Nearby Touhy Park is now a homeless encampment, with dozens of homeless individuals pitching permanent tents. A shooting took place in the encampment in early July, and I have learned that park district employees often pick up used syringes and other drug paraphernalia before children arrived at the Touhy Park summer day camp. Public safety concerns caused the Park District to finally move the summer day camp to another nearby park.

The encampment dramatically impedes the ability of community residents to use and enjoy the park, playground, and adjacent tennis courts. In addition to the loss of the summer camp, the Chicago Math and Science Academy, a 6-12 school located across the street from the park, ceased their outdoor sports gym classes in the park last year due to the presence of the homeless encampment. As someone who frequently walks the area, I have observed that the park’s large open field is now rarely used. The soccer leagues that used to bring family-friendly activity to the park on Summer weekends prior to Covid are no longer there – I would imagine the homeless encampment that now crowds out legitimate uses of the park discourages them from returning.

I intend to urge the ZBA at its hearing on the proposal to strike a fair and balanced approach by allowing Northside to operate its transitional shelter … and prohibit the agency from providing drop-in services.

It seems likely that a drop-in center located just two blocks north of Touhy Park will cause the homeless encampment population to grow, drawing more men to the area with the promise of free food and showers, and making the park even less hospital to families and their children.

Most of us share Ald. Hadden’s concern for the homeless. But do their rights supersede the rights of the neighborhood children, their families, dog owners walking their pets and other neighborhood residents who no longer use their public park?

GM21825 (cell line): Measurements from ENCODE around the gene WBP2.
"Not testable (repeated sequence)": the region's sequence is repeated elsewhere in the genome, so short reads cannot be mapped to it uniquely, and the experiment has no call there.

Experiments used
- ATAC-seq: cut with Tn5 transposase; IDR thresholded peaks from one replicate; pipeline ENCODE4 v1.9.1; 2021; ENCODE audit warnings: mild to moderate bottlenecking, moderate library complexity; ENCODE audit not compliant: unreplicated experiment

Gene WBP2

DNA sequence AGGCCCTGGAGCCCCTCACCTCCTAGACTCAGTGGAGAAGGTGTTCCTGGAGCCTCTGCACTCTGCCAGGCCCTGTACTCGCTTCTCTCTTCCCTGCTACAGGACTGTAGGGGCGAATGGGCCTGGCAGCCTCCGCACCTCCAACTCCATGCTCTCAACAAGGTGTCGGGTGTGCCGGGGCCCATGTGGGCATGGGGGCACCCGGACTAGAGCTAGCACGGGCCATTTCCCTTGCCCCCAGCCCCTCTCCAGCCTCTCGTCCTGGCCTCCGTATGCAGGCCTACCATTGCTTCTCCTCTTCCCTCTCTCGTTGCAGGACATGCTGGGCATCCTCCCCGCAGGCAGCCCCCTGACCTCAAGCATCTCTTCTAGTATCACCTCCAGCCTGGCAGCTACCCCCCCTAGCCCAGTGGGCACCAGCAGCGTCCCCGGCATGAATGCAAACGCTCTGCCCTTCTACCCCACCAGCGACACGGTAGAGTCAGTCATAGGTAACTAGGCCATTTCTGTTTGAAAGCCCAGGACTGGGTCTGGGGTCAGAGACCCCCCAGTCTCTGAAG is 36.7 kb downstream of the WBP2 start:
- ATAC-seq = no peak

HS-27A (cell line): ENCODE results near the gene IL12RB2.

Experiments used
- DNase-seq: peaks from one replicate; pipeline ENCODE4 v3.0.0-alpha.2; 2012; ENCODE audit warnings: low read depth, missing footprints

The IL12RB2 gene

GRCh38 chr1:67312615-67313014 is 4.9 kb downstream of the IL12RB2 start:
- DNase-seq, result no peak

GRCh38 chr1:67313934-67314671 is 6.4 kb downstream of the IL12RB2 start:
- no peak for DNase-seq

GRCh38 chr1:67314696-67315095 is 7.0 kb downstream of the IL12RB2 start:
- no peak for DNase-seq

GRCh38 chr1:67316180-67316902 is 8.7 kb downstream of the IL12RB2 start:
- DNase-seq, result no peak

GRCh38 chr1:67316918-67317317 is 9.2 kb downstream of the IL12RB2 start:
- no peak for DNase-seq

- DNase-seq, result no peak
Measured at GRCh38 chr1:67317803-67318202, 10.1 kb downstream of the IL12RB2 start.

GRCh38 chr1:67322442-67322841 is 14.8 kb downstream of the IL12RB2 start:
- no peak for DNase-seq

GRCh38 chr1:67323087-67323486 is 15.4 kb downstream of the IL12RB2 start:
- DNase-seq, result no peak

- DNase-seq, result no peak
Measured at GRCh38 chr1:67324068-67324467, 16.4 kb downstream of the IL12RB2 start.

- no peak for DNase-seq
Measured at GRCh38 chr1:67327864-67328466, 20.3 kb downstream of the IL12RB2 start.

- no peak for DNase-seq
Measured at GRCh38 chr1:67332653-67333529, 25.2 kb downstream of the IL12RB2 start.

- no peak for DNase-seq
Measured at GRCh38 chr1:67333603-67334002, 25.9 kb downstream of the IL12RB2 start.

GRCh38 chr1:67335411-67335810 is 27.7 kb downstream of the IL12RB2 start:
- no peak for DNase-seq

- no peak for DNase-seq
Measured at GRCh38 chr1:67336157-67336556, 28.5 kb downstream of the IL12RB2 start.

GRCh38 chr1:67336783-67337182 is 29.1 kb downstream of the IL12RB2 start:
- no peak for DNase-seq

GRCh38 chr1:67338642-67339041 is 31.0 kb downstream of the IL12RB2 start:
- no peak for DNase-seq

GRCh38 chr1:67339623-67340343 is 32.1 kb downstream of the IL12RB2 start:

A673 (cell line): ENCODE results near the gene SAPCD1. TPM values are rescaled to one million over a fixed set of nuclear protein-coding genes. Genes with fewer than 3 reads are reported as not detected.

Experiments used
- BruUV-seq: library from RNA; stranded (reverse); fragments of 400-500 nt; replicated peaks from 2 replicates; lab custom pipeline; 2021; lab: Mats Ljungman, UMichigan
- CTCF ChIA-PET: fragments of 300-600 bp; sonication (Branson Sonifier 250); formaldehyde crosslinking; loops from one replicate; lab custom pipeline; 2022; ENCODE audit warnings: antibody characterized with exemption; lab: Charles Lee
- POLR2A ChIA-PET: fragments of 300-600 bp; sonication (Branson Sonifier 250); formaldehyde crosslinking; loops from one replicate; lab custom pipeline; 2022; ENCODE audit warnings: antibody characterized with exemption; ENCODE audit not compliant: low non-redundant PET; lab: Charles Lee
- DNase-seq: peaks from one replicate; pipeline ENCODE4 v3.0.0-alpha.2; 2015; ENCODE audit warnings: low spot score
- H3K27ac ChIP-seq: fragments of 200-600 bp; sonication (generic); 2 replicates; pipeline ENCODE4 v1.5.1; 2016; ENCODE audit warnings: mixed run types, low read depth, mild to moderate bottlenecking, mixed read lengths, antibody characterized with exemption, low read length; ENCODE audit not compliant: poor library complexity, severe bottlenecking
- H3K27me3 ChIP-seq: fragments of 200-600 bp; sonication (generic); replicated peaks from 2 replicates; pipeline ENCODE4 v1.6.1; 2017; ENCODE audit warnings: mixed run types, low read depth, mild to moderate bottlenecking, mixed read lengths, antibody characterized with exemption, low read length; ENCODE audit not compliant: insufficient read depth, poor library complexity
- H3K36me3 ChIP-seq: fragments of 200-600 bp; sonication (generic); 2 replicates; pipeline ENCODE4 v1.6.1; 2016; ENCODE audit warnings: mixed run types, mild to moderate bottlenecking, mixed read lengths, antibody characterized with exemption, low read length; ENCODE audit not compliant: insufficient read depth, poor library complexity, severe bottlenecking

A tightly supervised homeless shelter that provides homes and services to people who have committed to a life off the streets is one thing. A drop-in center for any homeless person who happens by is quite another.

Although the Alderwoman’s opinion on whether or not to include a drop-in center certainly carries some weight, the ZBA retains final decision-making authority on the shelter proposal and any accessory uses that it would allow in the Special Use Permit.

As of press time, Northside Housing had not yet filed their application for a Special Use Permit with the ZBA. I intend to urge the ZBA at its hearing on the proposal to strike a fair and balanced approach by allowing Northside to operate its transitional shelter for those who are committed to getting off the streets, and prohibit the agency from providing drop-in services that will only exacerbate the homeless problem in our wonderful, and in some ways fragile, Rogers Park neighborhood.

Michael Glasser is a long time Rogers Park resident who also serves as President of the Rogers Park Builders Group. The views expressed in this column are his personal opinion and do not necessarily reflect the views of the organization.